Almagul Menlibayeva
Biology of cords, 2015
Lunar Breakfast, 2015
Movement of balls, 2015
Almagul belongs to the first generation of post-Soviet Kazakh artists. They all started their artistic careers in the early 1990s and faced many recognition issues, impossible to avoid given the circumstances. What in fact should the art of a new country look like? What are its traditions and origins? Looking for answers to these questions was considered to be an intriguing and creative task: so the answers were not so much sought as they were invented.

Thus, Almagul Menlibayeva created her own imaginary East, which she improved, referencing Tengrism, Shamanism, Sufism, ancient Persian mythology, Nestorianism and other spiritual traditions, that passed through the territory of Central Asia. This ideological and poetical construction features in the author's hybrid mythology, with its own narrative epos, set of stable leitmotifs and cultural heroes. Her mythology is primarily a creation myth. This is where the cosmogonic motifs of her works – planets, stars, motifs of nature and basic elements (water, light, air, earth) – come from. As in many creation mythologies there are ore, clay, wax, milk or honey – considered to be primitive materials from which all things were created. Menlibayeva sees felt as a primitive material, prompted by her Central Asian upbringing. Finally, like in any myth, the basic elements are held in counterpoint and in in- extricable connection: for example, she shows Yin and Yang as the antipodes, intended to over- lap each other. The image of the world as the combination of differences usually involves freedom from dialectics of development and formation: existence in myth is always self-sustaining in its perpetual return. This circular motion itself is the state from which the world is being born.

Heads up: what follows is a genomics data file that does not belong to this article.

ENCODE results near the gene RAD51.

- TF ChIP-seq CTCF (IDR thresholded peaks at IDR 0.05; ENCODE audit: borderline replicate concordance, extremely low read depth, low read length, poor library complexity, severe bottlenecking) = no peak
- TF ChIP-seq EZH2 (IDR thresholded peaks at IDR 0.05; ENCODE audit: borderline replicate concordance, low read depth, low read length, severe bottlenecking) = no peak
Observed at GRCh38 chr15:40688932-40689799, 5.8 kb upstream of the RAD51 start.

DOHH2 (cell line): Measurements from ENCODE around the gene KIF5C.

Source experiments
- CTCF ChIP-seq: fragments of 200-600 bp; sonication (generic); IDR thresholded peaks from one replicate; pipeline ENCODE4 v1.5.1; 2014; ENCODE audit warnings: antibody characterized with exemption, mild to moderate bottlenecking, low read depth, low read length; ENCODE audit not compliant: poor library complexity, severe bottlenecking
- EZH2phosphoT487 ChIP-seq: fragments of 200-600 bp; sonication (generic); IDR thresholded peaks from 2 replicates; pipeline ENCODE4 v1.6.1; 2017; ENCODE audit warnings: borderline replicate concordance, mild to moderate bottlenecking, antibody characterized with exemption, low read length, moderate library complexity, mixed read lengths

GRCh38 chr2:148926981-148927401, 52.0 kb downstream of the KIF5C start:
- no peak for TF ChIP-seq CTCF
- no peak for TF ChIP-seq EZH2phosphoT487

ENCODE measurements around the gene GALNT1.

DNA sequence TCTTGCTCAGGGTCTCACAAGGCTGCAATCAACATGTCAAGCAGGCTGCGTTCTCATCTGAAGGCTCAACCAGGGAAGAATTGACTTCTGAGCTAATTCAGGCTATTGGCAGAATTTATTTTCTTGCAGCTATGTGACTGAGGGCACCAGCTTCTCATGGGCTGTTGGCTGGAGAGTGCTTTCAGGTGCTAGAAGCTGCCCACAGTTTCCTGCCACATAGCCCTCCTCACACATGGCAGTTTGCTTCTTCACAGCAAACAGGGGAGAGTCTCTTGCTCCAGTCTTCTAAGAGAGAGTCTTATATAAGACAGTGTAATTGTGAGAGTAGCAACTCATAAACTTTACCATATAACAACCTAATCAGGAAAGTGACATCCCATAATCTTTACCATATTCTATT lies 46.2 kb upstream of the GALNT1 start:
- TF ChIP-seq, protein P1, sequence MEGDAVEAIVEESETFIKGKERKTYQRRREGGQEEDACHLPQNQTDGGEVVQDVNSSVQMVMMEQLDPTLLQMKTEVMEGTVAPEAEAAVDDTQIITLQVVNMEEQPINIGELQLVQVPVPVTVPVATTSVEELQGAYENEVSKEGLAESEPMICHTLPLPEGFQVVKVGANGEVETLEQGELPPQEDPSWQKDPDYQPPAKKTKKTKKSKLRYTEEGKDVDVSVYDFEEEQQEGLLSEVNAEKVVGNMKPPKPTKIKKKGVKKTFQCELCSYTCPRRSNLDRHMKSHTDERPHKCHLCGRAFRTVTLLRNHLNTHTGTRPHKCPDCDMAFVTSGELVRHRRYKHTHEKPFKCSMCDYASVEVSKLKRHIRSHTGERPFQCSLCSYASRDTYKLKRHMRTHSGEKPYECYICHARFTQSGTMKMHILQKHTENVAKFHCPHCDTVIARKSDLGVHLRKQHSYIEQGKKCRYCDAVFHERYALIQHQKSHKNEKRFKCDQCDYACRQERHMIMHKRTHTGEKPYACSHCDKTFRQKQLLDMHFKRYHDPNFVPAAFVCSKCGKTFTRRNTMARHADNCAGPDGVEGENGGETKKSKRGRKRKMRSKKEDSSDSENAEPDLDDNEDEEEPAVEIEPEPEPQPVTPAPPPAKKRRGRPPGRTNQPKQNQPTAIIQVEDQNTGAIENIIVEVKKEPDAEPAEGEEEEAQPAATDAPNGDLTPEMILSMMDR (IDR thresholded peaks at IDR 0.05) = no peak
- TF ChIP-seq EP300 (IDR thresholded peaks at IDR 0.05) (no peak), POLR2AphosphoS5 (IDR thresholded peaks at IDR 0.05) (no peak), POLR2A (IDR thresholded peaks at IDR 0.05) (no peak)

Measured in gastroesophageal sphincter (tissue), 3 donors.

This mythologem – creation of a world by circular motions – is embodied in Menlibayeva's works – quite literally. She created spherical planetary elements, braiding felt in the washing machine. This extremely mundane appearance of her creation mythology is represented in her graphic series. What seems to be paintings of cosmogonic mystery, in fact is a photodocumentation of the rotating drum of a washing machine. Thus the artist makes it clear that neomythology lies at the basis of her poetics, combining motifs of imaginary archaism with personal life experience. Therefore, the driving of the universe mechanism, an image of machina mundi, can be represented in her work by a household device, and the basic disjunction of everything masculine and feminine can be represented by the wires with connectors labelled 'Mom' and 'Dad'. Thus Menlibayeva's neomythology is characterized by a specifically modern feature, unknown to ancient myths creators – the capacity for irony.
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